The initial structures were modeled from the crystal structures of CaLB (0.91 Å resolution) and AfEST (2.2 Å resolution), pdb codes 5A71 (Stauch et al., 2015), and 1JJI (De Simone et al., 2001), respectively and MolProbity (Chen et al., 2010) was used to assign the protonation states. The enzyme-activated monomer structures (EAM with one molecule of ethylene glycol—MEG and EAM with a oligomer with three molecules of ethylene glycol—PEG), the second tetrahedral intermediate structures (INT-2) and the product complexes (PC, Co-P model compound, and Co-3P model compound) were geometry optimized in Gaussian09 (Frisch et al., 2009) using B3LYP 6-31G(d) (Ashvar et al., 1996) basis set and with the Polarizable Continuum Model (PCM) (Tomasi et al., 2005) solvent description. The Restrained Electrostatic Potential (RESP) (Bayly et al., 1993) method from HF/6-31G(d) single point energy calculations was used to assign the atomic partial charges. The structures were placed within a pre-equilibrated octahedral box of toluene (10.0 Å between the surface of the protein and the box) and the entire systems neutralized with counter ions. The systems were subjected to two initial energy minimizations and 500 ps of equilibration in a NVT ensemble using Langevin dynamics with small restraints on the protein (10.0 kcal/mol) to heat the system from 0 to 300 K. Production simulations were carried out at 300 K in the NPT ensemble using also Langevin dynamics with a collision frequency of 1 ps−1. Constant pressure periodic boundary conditions were imposed with an average pressure of 1 atm. Isotropic position scaling was used to maintain pressure with a relaxation time of 2 ps. The time step was set to 2 fs. SHAKE constraints were applied to all bonds involving hydrogen atoms (Ryckaert et al., 1977). All the simulations were performed with the Amber molecular dynamics program (AMBER18) (Salomon-Ferrer et al., 2013) using parm99SB (Hornak et al., 2006) and GAFF (Wang et al., 2004) force fields. All reactants, products and intermediate structures were submitted to triplicated simulations of 20 ns each, with different initial velocities. The reference structures represented in the figures, were the lowest root-mean-square deviation (RMSD) structures to the average of the simulations (Dourado et al., 2018).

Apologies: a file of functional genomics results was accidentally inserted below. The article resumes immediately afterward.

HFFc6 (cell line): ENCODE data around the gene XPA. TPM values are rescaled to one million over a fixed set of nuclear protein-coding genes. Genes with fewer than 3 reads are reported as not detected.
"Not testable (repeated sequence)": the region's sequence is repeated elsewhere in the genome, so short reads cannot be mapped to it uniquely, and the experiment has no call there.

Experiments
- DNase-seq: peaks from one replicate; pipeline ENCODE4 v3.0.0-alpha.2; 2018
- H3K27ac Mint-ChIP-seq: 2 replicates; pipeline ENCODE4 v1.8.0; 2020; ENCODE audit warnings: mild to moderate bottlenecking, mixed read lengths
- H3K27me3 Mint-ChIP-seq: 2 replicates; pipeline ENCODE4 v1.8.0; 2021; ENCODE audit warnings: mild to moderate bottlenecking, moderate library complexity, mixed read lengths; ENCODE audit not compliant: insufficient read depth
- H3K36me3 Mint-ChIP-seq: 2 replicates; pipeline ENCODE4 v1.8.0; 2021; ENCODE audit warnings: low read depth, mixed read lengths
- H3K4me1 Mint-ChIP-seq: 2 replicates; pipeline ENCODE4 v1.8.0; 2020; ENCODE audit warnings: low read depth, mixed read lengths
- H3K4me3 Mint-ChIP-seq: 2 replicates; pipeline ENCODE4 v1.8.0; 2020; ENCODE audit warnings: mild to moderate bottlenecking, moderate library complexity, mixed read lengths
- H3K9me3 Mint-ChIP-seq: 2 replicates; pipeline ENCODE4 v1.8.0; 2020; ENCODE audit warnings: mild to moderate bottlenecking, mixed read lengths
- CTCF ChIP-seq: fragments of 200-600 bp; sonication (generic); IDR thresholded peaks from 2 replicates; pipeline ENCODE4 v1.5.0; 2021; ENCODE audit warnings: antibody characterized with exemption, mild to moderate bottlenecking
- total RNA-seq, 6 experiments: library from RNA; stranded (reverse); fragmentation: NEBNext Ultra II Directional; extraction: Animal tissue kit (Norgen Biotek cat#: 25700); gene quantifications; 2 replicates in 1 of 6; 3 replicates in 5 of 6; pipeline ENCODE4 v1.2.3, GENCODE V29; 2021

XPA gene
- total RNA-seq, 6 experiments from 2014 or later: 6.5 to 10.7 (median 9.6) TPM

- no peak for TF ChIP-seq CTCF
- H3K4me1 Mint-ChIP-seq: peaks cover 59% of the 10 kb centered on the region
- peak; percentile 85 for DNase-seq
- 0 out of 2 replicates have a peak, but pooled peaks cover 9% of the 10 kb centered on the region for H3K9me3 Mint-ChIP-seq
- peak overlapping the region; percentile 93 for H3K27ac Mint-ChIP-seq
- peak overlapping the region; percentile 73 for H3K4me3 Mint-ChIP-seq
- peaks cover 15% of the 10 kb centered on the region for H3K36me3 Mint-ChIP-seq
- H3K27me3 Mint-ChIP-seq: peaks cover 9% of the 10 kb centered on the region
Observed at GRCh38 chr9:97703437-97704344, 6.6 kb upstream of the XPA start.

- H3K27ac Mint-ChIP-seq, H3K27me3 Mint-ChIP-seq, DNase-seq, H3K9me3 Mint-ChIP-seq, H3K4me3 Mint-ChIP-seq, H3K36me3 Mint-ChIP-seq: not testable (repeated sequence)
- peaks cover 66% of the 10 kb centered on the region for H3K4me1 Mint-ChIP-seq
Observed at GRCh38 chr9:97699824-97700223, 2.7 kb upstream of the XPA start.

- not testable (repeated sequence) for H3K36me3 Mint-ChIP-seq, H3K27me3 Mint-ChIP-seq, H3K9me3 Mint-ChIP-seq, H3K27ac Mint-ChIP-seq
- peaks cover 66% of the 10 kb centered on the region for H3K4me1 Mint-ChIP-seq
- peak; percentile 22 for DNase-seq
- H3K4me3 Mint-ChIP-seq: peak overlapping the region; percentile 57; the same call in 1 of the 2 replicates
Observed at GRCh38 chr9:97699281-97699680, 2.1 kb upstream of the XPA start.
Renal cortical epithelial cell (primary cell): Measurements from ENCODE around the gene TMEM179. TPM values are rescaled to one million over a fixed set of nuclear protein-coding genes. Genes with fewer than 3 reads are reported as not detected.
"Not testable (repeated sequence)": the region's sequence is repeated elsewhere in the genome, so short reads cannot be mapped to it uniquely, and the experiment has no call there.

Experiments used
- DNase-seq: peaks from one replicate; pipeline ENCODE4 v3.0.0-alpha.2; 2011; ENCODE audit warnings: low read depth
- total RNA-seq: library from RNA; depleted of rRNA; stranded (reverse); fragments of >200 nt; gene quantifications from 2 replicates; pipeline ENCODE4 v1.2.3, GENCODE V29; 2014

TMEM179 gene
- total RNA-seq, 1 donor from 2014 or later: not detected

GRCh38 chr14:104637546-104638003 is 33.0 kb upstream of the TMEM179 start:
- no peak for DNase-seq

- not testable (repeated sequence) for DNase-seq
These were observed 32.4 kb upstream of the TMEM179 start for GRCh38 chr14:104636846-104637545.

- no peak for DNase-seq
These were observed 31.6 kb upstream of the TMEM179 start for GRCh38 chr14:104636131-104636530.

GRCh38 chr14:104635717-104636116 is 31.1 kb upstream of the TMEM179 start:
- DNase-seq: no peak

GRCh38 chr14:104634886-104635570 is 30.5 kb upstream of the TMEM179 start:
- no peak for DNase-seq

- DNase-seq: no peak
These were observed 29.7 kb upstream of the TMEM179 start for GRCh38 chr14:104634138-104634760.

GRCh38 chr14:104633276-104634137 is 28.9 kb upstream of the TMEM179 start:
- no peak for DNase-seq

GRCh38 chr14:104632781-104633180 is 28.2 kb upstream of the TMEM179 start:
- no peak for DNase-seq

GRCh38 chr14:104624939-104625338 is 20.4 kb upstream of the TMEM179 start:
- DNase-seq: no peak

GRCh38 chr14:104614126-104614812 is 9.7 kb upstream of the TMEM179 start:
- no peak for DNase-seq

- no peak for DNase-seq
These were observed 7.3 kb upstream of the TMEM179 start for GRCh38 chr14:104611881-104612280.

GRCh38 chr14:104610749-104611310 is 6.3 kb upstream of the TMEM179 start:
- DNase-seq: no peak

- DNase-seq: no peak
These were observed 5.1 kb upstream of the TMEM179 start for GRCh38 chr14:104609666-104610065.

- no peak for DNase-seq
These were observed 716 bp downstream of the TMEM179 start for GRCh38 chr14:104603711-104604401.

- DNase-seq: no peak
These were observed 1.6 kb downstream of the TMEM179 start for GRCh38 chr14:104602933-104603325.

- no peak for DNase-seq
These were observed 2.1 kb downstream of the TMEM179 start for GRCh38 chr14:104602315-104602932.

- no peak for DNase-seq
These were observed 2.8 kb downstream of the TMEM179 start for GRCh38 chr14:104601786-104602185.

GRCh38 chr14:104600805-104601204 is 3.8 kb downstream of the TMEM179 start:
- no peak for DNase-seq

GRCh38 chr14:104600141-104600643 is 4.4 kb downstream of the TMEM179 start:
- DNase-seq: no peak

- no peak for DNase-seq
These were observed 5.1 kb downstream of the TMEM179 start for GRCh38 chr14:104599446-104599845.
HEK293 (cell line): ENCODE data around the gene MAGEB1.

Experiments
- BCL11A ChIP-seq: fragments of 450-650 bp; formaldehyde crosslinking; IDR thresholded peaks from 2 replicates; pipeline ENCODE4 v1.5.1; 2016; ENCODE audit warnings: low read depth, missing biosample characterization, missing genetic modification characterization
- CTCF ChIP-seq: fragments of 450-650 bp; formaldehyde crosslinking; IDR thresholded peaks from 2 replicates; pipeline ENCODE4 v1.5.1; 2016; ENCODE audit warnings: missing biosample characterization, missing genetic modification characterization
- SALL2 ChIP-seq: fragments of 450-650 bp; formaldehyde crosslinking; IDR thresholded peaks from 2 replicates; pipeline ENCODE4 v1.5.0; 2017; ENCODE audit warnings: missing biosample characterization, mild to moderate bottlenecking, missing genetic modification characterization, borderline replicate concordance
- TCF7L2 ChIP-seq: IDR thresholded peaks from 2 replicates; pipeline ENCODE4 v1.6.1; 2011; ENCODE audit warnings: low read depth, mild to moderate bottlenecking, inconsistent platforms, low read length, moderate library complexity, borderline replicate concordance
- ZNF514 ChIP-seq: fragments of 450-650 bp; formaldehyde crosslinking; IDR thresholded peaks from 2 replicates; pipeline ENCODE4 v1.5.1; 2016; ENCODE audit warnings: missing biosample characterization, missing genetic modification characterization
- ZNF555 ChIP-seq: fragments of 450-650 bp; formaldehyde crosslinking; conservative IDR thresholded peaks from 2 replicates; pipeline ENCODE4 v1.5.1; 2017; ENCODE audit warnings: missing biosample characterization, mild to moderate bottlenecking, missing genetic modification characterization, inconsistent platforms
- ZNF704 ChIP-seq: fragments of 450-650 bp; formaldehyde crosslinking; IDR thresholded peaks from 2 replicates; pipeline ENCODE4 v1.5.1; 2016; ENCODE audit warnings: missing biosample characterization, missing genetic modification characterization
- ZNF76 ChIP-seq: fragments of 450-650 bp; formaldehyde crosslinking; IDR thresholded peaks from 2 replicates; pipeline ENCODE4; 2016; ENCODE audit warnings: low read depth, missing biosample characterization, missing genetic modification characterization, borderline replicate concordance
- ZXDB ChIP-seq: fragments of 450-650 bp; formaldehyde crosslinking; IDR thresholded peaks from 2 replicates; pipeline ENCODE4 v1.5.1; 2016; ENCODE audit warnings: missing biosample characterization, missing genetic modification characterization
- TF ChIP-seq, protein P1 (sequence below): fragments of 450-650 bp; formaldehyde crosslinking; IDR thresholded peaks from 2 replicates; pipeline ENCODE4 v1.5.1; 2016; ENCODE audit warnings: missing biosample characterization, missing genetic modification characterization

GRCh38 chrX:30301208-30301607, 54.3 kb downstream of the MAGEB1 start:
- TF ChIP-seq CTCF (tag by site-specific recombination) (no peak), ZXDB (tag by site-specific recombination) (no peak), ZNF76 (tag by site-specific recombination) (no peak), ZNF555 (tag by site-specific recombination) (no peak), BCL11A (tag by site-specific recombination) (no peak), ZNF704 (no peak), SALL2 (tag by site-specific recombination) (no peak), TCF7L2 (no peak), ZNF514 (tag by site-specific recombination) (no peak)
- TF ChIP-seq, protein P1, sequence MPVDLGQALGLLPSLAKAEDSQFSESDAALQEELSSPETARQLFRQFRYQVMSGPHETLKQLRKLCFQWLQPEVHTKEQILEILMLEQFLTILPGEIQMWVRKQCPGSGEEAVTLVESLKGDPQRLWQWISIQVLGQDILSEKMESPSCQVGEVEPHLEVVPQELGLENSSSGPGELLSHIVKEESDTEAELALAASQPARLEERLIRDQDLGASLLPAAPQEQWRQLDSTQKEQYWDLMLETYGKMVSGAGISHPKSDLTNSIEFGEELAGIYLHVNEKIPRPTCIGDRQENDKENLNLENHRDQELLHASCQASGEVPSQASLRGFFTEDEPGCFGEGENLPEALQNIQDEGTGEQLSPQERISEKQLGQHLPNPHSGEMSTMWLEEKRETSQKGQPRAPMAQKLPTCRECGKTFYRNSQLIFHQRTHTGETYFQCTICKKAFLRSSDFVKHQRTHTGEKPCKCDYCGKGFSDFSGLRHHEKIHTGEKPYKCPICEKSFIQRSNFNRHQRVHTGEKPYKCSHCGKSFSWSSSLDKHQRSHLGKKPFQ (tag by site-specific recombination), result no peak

Quantum Mechanical/Molecular Mechanical Molecular Dynamics (QM/MM MD) Calculations